“If the nursing program wasn’t offered in La Ronge, I wouldn’t have just completed my degree and be only weeks away from becoming a registered nurse,” said Natomagan, a fourth-year USask student set to graduate this spring from the Bachelor of Science in Nursing (BSN) program.
Natomagan, who had just had a baby when she applied to the USask nursing program, is one of the latest in a growing list of nursing students who have made the most of a program tailor-made for their needs.
“Without the offering in northern Saskatchewan, I would have never been able to become a nurse, as the location was the deciding factor for me.”
USask’s College of Nursing was aware of the growing concern surrounding a shortage of registered nurses in rural and remote areas throughout Saskatchewan. As a solution, the college started offering its BSN program in both La Ronge and Île-à-la-Crosse in 2012 and in Yorkton in 2014. Since then, 38 students have completed their program in northern Saskatchewan and 29 in Yorkton. That’s 67 students in those communities who may not have had the ability to pursue nursing as a career if the distributed education program didn’t exist.
“The College of Nursing strongly believes that post-secondary education should not be restricted by geography,” said former interim dean Dr. Lois Berry (PhD). “If we only offer our program in Saskatoon, Regina and Prince Albert, then we are missing out on educating highly talented individuals who, if given a chance to take nursing, can and will make a huge difference in the health-care system in all regions of the province. If we offer our program in rural and remote locations, such as La Ronge, Île-à-la-Crosse and Yorkton, the probability of the graduates staying and working as registered nurses in those rural and remote locations is very high.”
The distributed nursing education program in La Ronge is dependent upon a strong partnership with Northlands College. Natomagan credits her ability to complete the program to the people at both USask College of Nursing and Northlands College.
“I truly owe my success to the staff and my nursing classmates at Northlands,” Natomagan said. “Without their continued support and encouragement, I would not have completed the program. I would like to thank the faculty who went above and beyond to help shape me into the best nurse I could possibly be. I will carry their wise words of wisdom wherever I go.”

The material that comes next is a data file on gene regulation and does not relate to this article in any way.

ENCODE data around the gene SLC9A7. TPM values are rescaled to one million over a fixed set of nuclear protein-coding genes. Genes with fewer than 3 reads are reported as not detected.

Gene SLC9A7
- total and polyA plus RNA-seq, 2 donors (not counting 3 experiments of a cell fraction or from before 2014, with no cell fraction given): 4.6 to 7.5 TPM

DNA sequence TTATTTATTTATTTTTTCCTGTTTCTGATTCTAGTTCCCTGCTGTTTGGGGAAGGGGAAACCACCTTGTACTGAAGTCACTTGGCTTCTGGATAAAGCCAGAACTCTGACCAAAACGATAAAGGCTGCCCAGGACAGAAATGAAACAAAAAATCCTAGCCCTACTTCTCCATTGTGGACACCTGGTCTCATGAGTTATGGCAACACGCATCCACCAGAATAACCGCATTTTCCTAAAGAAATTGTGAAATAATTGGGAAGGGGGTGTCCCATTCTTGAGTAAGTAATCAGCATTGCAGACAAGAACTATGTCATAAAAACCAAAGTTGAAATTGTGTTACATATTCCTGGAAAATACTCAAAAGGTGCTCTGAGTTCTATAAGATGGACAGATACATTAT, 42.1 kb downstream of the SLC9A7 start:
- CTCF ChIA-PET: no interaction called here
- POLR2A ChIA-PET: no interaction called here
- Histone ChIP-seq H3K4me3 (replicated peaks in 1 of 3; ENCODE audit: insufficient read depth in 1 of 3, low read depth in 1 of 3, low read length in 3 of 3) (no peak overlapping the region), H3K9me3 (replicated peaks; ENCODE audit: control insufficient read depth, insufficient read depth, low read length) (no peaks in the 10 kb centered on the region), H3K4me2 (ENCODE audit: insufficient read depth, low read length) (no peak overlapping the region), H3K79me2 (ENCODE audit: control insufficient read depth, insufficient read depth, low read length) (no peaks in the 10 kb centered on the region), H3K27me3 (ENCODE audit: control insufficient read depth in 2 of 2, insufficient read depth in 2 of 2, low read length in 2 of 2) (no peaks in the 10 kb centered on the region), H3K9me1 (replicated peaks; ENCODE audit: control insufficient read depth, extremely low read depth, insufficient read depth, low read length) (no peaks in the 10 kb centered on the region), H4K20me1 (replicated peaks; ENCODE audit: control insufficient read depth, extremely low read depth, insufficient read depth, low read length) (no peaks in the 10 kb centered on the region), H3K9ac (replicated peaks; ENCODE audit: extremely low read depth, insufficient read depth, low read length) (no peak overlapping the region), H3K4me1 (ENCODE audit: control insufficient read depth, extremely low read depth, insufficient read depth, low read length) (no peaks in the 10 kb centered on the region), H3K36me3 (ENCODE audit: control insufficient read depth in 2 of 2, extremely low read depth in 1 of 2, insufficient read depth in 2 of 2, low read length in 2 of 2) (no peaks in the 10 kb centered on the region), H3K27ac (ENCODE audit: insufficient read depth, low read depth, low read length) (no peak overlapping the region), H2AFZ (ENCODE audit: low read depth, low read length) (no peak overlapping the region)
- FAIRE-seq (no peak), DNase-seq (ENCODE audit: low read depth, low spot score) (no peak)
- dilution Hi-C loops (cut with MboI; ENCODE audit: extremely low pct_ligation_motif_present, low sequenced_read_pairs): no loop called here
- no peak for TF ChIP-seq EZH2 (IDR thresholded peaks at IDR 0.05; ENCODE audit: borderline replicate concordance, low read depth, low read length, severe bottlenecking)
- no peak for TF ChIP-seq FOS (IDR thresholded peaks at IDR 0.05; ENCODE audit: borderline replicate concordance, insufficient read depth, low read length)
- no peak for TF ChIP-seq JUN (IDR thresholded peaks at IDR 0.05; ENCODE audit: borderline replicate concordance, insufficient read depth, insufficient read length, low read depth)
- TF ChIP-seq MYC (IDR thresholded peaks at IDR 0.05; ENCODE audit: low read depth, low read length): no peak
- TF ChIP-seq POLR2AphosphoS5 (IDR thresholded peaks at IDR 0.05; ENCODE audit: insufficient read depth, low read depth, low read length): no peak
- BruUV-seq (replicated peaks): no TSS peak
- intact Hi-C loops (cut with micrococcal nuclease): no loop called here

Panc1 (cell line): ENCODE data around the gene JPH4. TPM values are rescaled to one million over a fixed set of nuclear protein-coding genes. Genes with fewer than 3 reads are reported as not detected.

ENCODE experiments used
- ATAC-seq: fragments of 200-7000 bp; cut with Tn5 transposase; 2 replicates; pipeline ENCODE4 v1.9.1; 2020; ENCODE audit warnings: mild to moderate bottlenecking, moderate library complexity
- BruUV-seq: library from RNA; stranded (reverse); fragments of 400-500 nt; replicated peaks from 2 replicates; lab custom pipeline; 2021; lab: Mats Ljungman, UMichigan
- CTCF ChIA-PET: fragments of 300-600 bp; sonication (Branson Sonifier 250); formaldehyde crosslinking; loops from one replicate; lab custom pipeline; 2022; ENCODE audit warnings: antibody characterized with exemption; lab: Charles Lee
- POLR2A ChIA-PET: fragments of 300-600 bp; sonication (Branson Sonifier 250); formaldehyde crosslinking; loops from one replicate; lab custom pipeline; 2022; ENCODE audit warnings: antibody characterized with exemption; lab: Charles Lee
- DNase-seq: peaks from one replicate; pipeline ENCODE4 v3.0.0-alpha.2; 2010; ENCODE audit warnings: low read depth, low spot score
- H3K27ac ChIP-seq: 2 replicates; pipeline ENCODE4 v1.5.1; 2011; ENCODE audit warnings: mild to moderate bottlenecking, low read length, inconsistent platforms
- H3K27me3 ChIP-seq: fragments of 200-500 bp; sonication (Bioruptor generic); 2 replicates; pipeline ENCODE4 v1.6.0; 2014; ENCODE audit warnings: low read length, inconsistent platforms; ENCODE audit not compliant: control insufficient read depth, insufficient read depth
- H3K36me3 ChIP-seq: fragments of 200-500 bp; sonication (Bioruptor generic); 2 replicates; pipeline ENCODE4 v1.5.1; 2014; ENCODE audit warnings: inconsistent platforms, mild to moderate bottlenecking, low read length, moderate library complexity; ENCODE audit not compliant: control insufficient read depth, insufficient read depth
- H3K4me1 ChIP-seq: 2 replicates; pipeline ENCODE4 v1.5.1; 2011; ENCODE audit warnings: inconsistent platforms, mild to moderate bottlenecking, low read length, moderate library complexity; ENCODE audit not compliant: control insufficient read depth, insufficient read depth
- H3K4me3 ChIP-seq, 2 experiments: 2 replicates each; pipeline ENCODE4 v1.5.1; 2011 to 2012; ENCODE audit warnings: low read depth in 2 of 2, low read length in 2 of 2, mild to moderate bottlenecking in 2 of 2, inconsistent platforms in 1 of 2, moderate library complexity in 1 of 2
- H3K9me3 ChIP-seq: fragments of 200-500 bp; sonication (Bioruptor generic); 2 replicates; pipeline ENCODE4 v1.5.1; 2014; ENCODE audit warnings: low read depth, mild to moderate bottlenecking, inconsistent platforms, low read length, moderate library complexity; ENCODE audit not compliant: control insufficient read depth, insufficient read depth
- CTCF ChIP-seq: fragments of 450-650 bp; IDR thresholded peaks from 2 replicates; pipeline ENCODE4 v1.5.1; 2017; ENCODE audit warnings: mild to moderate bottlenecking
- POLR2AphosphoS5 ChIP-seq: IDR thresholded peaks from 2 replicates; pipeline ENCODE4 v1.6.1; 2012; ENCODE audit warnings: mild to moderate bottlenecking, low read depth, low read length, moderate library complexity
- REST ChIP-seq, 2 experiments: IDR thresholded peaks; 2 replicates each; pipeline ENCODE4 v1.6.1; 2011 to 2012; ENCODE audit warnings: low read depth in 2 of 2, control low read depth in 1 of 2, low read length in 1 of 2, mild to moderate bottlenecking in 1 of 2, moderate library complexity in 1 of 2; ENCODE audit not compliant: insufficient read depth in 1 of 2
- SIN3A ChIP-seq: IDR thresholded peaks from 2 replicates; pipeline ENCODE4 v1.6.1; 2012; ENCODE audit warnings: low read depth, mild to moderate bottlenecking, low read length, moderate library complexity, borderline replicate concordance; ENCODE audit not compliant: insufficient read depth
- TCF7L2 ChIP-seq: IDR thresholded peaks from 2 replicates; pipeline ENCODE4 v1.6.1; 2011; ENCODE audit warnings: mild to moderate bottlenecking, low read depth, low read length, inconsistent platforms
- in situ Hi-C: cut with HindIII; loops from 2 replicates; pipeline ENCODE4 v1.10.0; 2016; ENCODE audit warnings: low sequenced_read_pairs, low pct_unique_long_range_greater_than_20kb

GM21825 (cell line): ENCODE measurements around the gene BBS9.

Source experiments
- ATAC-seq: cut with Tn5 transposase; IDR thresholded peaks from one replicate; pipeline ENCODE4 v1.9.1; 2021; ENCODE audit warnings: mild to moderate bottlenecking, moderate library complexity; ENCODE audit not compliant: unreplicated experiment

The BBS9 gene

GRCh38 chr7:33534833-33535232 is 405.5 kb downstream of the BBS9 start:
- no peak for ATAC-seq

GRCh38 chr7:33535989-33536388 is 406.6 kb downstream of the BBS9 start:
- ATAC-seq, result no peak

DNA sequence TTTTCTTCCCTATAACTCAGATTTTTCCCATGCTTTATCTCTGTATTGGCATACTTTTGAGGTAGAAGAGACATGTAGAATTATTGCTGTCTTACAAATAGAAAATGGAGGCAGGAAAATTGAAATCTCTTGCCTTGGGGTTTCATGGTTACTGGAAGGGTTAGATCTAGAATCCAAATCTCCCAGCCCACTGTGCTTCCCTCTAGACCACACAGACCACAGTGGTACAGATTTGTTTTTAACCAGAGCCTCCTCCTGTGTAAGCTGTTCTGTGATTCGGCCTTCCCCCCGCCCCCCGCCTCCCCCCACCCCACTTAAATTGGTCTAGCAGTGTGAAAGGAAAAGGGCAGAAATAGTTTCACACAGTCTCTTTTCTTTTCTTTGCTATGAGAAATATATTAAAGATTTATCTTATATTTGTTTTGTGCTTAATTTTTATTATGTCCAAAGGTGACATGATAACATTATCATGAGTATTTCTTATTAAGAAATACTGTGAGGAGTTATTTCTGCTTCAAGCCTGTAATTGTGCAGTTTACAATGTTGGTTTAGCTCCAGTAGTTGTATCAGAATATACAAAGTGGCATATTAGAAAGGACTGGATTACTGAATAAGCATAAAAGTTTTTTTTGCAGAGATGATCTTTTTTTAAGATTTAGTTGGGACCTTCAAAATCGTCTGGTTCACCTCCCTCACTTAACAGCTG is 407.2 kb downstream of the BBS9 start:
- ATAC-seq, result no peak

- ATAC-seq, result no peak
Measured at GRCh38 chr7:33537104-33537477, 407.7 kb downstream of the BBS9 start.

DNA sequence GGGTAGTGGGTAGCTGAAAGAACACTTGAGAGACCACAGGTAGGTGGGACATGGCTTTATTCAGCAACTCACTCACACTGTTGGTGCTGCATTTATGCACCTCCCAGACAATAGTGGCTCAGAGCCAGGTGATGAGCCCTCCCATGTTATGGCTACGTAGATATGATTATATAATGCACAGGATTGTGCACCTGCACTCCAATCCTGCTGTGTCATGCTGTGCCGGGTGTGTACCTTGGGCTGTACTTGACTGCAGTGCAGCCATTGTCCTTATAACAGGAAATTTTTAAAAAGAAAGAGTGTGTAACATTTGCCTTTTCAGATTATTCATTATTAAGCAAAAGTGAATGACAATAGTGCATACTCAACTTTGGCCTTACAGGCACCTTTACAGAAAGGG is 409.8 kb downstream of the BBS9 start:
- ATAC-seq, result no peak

“As a new mother and someone just starting nursing school, I needed my family around for support,” Natomagan said. “What I didn’t know is that my classmates would also become like family. The best part of taking nursing in La Ronge was the small class size. I was fortunate to have been part of a family and not identified as just another one of many students. I had access to lots of resources and an abundance of support. If I had taken my program somewhere other than La Ronge, I don’t believe I would have succeeded.”
“The nursing program was highly recommended from my family and friends. I’m not going to lie, this program was hard! But if you have the passion to be a nurse and the commitment, drive and dedication, then I absolutely recommend the USask BSN program in La Ronge.”
The COVID-19 global pandemic has put the dedication and need for nurses in the spotlight now more than ever, as Canada celebrates National Nursing Week May 11-17 and International Nurses Day on May 12.
For her part, Natomagan can’t wait to join the front lines of health care.
“I have always been a caring, compassionate person and was taught from a young age to treat others with respect,” she said. “I wanted a profession that would give me the opportunity to demonstrate these characteristics. One day I found myself in a situation where I felt an overwhelming need to give back to my community and the next day, I literally woke up and said, ‘I’m going to be a nurse!’ If it wasn’t for the University of Saskatchewan College of Nursing program in La Ronge, I wouldn’t be starting on the career path best-suited for me. I can’t wait to be become a registered nurse.”